BRAIN LEVEL: In the cerebellum, the right eyelid glands are controlled from the left side of the brain; the left eyelid glands are controlled from the right brain hemisphere. Hence, there is a cross-over correlation from the brain to the organ.

NOTE: The eyelid glands are embedded in the corium skin of the eye. They are therefore controlled from the same brain relays.
     
BIOLOGICAL CONFLICT: The biological conflict linked to the eyelid glands is an attack conflict, specifically, an attack against the eye (see also corium skin).

In line with evolutionary reasoning, attack conflicts are the primary conflict theme associated with cerebellum-controlled organs deriving from the old mesoderm.

Dust, sand, or other particles (or a bug) hitting the eye can be registered as an attack conflict. In a figurative sense, the “attack” could be triggered by an insulting look (the “evil eye”) or a look of approach. The conflict also relates to feeling disfigured, soiled or “dirty” concerning the eyelids. A “yucky” touch or kiss on the eye(s) might activate the conflict.  Buying into the theory that touching the eyes after contact with a person who has a cold causes an “eye infection” only creates a predisposition for the conflict. 
CONFLICT-ACTIVE PHASE: Starting with the DHS, during the conflict-active phase cells in the eyelid glands proliferate proportionally to the intensity of the conflict. The biological purpose of the cell increase is to provide an external reinforcement in order to protect the eyelid against further “attacks”. If the conflict persists, a bulb-shaped growth forms at the site, possibly diagnosed as an eyelid tumor (compare with a melanoma of the eyelid involving the corium skin).
HEALING PHASE: Following the conflict resolution (CL), fungi or bacteria remove the cells that are no longer needed. During the healing process, the affected area swells up causing what is referred to as a stye (hordeola). The painful sore is red and filled with pus.

NOTE: Whether the right or left eyelid is affected is determined by a person’s handedness and whether the conflict is mother/child or partner-related. A localized conflict affects the eye that was associated with the “attack”.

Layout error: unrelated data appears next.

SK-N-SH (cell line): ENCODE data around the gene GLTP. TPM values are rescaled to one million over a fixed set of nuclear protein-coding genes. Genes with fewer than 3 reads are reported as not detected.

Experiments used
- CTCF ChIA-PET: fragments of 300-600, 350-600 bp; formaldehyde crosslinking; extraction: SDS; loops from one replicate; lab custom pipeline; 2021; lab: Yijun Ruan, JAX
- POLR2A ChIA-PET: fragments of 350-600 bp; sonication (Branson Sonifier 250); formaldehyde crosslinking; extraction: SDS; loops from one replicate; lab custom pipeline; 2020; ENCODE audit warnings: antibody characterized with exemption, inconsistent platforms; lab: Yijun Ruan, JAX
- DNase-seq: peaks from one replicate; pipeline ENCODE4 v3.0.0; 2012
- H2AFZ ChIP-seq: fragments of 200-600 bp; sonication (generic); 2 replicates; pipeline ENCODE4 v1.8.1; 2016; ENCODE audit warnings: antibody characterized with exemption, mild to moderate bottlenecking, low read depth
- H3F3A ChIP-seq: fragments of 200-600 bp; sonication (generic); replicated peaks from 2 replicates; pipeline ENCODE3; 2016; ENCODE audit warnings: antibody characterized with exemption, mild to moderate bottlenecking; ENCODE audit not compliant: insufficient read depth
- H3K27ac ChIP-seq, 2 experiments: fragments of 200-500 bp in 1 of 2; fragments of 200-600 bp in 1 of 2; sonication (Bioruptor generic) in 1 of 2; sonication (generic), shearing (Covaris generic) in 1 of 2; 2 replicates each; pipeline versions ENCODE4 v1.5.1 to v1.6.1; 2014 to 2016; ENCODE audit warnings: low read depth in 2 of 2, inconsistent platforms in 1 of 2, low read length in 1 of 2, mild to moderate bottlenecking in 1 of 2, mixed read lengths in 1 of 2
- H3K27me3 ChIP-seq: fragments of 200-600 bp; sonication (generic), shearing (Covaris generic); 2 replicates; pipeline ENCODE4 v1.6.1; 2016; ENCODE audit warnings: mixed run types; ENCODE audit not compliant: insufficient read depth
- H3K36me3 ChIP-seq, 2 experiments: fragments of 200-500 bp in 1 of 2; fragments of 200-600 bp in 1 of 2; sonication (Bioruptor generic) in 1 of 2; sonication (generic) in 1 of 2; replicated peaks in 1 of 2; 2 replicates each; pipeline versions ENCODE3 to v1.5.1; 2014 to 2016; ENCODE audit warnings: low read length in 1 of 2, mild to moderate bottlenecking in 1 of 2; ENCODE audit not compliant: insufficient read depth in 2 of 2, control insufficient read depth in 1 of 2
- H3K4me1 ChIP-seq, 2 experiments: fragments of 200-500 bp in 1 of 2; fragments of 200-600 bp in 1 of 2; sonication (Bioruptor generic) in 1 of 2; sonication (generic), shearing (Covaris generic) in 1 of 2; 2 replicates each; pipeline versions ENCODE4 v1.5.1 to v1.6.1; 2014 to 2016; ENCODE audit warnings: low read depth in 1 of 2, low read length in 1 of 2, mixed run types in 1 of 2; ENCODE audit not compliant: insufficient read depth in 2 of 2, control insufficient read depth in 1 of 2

External styes involve the glands of Moll. They develop on the upper or lower lid margin at the base of the eyelashes. Internal styes relate to the meibomian glands and occur on the inside of the eyelid. If the meibomian glands become blocked and inflamed this results in a so-called chalazion (see right picture above), presenting as a granuloma that typically forms inside the upper eyelid. A chalazion is usually an indication of a hanging healing due to frequent conflict relapses. Feeling disfigured because of the appearance of the style prolongs the healing phase.  

If the required microbes are not available at the time, the additional cells remain. Eventually, the growth becomes encapsulated with connective tissue.


DEVELOPMENT AND FUNCTION OF THE EYELID GLAND DUCTS: The excretory ducts of the eyelid glands are located along the margin of the eyelid. They carry the oily substance (sebum) produced in the meibomian glands into the tear film to keep the eyes moist and prevent tears from evaporating too quickly. The eyelid gland ducts consist of squamous epithelium, originate from the ectoderm and are therefore controlled from the cerebral cortex. 


BRAIN LEVEL: The epithelial lining of the eyelid gland ducts is controlled from the pre-motor sensory cortex (part of the cerebral cortex). The right eyelid ducts are controlled from the left side of the cortex; the left eyelid ducts are controlled from the right cortical hemisphere (fronto-lateral-basal). Hence, there is a cross-over correlation from the brain to the organ.

NOTE: The control centers are located closely to the brain relays of the excretory tear ducts.
BIOLOGICAL CONFLICT: The biological conflict linked to the eyelid gland ducts is a visual separation conflict experienced as having lost sight of someone, for example, of a loved one who has moved away, has left or has died (see also outer skin of eyelid, conjunctiva, cornea and lens). The conflict also relates to not being allowed or not wanting to see someone (a specific person or certain people). NOTE: A visual separation conflict only refers to people and animals such as a pet but not to objects (ring, car, favorite toy) or a home. This would instead involve the tear glands or the uvea of the eye.

In line with evolutionary reasoning, territorial conflicts, sexual conflicts, and separation conflicts are the primary conflict themes associated with organs of ectodermal origin, controlled from the sensory, pre-motor sensory and post-sensory cortex


The Biological Special Program of the eyelid gland ducts follows the OUTER SKIN PATTERN with hyposensitivity during the conflict-active phase and the Epileptoid Crisis and hypersensitivity in the healing phase.           
CONFLICT-ACTIVE PHASE: ulceration in the eyelid gland ducts proportional to the degree and duration of conflict activity. The biological purpose of the cell loss is to widen the ducts to increase the flow of lipids to keep the eye lubricated. In Nature, the clearer vision allows to quickly recognize a new mate that “strikes the eye”.